“When we talk to our couples, they say, `What’s important is having our friends and family there,’ ” she said. “I think there is a sense of opportunity. If you are spending all this money, it’s great to give some of it back.”
Diane Sollee, who is director of the Coalition for Marriage, Family and Couples Education, predicted the trend will grow.
“These people are trying to make marriage more meaningful,” she said. “They may also be frightened by the 50 percent divorce rate. It’s almost like an offering to the gods.”
Along with I Do’s Web site, several other Internet locations urge couples to plan festivities that incorporate a philanthropic dimension. For instance, suggests holding a reception where the usage fee will benefit the organization, such as a historic home, museum or local park. Leftover food could be donated to a food bank, or the bride could skip a bridal shower and “ask your pals to join you instead for an afternoon of volunteer work.”
Another site,, advocates planning “a natural, healthy” wedding, with a gown made of natural fibers, flowers grown without pesticides and invitations printed on 100 percent recycled paper.
Kimberly Harter, who is in her final year at University of Massachusetts Medical School in Worcester, said she has always been uneasy about lavish weddings. That feeling deepened recently when Ms. Harter, 27, and her fiance, Michael Morton, 28, a computer programmer, attended the nuptials of friends, both medical students, in Pennsylvania.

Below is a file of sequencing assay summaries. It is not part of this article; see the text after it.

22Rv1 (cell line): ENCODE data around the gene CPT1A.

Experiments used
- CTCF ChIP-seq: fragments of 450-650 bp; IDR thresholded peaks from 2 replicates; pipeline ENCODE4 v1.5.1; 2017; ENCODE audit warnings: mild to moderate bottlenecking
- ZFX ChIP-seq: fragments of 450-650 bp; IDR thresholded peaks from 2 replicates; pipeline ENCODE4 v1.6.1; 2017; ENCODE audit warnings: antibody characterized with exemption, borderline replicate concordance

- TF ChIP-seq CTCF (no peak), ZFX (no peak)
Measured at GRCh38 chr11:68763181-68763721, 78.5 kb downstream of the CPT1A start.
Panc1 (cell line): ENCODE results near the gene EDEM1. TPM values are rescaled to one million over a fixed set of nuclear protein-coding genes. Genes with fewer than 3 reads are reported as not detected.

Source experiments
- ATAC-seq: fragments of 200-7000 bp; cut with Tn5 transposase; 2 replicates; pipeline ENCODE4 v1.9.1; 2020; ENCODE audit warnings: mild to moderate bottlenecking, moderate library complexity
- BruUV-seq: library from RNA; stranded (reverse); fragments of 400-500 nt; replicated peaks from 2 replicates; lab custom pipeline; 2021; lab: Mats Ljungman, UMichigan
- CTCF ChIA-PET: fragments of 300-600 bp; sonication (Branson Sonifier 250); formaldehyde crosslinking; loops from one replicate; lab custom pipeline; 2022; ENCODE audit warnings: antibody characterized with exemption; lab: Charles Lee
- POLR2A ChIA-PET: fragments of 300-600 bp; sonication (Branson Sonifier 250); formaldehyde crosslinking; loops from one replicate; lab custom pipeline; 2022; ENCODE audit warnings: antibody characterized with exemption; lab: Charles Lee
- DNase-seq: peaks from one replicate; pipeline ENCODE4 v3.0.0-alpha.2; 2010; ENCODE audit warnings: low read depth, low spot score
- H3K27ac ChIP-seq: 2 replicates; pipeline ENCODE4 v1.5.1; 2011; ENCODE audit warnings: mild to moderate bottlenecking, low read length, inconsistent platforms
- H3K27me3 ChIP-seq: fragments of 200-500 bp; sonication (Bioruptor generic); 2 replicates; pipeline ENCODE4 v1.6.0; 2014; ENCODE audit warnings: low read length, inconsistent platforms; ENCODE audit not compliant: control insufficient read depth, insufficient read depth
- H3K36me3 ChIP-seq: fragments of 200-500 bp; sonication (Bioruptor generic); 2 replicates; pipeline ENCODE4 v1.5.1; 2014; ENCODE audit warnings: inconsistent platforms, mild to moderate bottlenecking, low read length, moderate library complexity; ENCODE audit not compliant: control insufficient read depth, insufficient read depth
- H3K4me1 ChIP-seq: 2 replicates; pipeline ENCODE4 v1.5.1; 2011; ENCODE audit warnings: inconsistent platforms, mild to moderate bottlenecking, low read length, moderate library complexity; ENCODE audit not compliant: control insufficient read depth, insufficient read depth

The 250 guests were treated to tiny bottles of champagne attached to name tags. The bride and groom set up an ornate white bird cage in which guests could leave envelopes containing cash or checks. Nearby was a long table laden with gifts.
At one point, the wedding announcer invited guests to dance with either the bride or groom — for $1 a turn. “Come on, they have to pay off their medical school bills!” the announcer boomed.
“Both Mike and I believe a wedding is not about an extravaganza,” Ms. Harter stated.
In planning their own wedding, which will take place Sept. 23, Ms. Harter and Mr. Morton first considered using the back yard of her parents’ Lexington home. They settled on Stonehurst, a 130-acre rustic park in Waltham.
Beyond that, they have minimized the cost at every turn. They are making up their own invitations, and two friends who are good with cameras will take the photographs. Ms. Harter’s sister is growing the flowers in her garden in Bolton. A family friend who is a caterer will prepare the buffet dinner for 140 guests.
“We had thought of asking friends and family to make something small for dessert,” Ms. Harter said, laughing. “The caterer said, `A cake is a must.’ ”
When friends told Ms. Harter and Mr. Morton about the I Do Foundation, they immediately warmed to the idea. Their guests can make contributions to the Cystic Fibrosis Foundation, and, as was the case with Ms. O’Donnell and Mr. Weyant, a portion of some of the gift purchases will go to charity.
“This is a small way to give back, but I don’t even think it’s enough,” Ms. Harter said. “Mike and I have talked about matching what comes in.”